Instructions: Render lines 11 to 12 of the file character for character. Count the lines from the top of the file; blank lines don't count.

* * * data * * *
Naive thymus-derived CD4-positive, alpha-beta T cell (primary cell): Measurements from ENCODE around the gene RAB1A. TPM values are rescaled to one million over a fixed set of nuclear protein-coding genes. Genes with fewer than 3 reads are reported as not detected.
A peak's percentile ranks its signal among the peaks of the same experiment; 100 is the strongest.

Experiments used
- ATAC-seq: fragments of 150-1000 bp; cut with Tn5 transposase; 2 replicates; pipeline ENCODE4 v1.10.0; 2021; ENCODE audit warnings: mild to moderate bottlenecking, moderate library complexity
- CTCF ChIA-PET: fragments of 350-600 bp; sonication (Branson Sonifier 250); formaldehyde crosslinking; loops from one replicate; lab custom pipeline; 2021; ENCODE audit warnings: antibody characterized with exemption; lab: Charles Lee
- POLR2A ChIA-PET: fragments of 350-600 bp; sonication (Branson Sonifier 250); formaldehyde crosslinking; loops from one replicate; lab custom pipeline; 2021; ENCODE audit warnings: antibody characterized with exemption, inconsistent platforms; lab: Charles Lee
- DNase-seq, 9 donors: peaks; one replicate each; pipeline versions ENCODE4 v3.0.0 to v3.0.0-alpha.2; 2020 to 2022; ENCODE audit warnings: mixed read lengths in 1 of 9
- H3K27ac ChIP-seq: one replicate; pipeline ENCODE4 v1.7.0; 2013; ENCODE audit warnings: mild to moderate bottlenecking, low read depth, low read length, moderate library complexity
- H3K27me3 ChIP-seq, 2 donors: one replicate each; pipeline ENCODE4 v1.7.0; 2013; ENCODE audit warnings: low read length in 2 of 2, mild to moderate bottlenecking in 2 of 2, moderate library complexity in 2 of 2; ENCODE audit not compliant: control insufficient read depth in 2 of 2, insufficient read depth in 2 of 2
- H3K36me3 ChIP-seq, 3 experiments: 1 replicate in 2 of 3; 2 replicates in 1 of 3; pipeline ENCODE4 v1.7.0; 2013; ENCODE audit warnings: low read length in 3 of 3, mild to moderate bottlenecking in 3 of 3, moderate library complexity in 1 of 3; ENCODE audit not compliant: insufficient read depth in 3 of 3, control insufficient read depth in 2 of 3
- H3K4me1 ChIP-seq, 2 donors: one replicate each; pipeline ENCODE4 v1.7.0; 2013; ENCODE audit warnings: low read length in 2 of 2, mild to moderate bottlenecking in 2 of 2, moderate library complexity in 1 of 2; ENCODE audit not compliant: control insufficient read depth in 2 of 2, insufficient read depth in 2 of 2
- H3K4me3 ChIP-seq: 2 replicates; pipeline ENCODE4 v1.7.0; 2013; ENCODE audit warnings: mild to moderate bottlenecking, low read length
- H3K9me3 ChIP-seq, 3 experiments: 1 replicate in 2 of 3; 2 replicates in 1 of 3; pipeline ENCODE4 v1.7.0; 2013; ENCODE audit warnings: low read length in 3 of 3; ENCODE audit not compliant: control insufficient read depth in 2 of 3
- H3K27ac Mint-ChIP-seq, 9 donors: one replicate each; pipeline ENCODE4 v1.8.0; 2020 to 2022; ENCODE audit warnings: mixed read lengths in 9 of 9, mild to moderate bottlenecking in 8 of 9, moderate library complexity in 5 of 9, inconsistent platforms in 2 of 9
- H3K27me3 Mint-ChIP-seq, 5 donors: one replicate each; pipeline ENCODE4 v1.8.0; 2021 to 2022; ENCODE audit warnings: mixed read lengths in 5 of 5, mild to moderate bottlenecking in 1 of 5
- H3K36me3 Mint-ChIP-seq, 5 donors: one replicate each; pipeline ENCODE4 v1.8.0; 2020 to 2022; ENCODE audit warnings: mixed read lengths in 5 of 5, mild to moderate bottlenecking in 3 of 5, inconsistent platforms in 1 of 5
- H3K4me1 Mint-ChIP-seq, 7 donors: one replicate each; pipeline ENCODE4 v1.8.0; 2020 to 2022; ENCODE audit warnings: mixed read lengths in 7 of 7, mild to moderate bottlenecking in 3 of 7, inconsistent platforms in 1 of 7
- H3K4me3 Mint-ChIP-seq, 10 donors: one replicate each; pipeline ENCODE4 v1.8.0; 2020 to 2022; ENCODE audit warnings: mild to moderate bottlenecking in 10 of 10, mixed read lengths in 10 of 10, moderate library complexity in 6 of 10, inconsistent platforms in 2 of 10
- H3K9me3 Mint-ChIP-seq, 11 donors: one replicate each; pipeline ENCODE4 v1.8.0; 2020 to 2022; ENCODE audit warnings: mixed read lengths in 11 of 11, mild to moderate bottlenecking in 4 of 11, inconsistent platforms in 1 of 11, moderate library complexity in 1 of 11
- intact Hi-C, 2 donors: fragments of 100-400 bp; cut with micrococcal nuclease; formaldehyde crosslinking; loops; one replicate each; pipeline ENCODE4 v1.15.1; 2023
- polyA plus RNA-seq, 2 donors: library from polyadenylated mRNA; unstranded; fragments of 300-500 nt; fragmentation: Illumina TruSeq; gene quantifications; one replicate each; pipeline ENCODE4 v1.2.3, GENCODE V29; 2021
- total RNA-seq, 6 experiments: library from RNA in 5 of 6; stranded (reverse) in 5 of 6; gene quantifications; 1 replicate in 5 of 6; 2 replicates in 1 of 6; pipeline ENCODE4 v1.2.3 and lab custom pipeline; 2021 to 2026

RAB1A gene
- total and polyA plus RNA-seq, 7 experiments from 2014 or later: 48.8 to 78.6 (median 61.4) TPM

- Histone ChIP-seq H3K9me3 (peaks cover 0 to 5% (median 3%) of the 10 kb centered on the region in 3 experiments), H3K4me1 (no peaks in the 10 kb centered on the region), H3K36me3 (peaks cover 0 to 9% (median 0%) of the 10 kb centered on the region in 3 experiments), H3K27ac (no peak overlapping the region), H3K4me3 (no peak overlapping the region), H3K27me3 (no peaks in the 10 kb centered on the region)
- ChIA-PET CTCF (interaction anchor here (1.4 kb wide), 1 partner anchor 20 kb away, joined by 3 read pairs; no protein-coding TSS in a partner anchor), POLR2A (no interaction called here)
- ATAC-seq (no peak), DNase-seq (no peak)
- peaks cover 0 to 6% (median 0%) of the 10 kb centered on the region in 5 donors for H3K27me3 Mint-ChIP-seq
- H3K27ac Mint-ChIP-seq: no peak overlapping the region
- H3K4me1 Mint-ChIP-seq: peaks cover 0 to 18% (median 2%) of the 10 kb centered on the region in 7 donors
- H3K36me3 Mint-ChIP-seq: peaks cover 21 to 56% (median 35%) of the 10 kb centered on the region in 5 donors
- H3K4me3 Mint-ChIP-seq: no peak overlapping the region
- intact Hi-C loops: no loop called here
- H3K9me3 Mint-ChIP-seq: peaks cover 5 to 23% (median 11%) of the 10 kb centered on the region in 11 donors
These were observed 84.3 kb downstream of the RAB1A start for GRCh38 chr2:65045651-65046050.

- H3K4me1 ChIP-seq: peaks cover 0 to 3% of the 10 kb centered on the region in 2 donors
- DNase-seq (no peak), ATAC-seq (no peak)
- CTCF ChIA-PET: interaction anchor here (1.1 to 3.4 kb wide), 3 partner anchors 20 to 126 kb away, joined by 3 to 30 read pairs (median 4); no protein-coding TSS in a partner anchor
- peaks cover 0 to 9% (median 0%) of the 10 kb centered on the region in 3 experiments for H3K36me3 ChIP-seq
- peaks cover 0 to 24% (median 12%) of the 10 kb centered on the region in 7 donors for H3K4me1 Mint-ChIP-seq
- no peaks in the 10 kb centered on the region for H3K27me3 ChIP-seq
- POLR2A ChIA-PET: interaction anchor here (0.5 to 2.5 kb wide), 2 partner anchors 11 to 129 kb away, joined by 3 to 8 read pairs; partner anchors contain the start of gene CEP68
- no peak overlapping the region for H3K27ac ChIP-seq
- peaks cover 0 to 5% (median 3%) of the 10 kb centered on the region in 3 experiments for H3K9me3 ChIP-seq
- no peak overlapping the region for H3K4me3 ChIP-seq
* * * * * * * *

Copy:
- H3K4me1 ChIP-seq, 2 donors: one replicate each; pipeline ENCODE4 v1.7.0; 2013; ENCODE audit warnings: low read length in 2 of 2, mild to moderate bottlenecking in 2 of 2, moderate library complexity in 1 of 2; ENCODE audit not compliant: control insufficient read depth in 2 of 2, insufficient read depth in 2 of 2
- H3K4me3 ChIP-seq: 2 replicates; pipeline ENCODE4 v1.7.0; 2013; ENCODE audit warnings: mild to moderate bottlenecking, low read length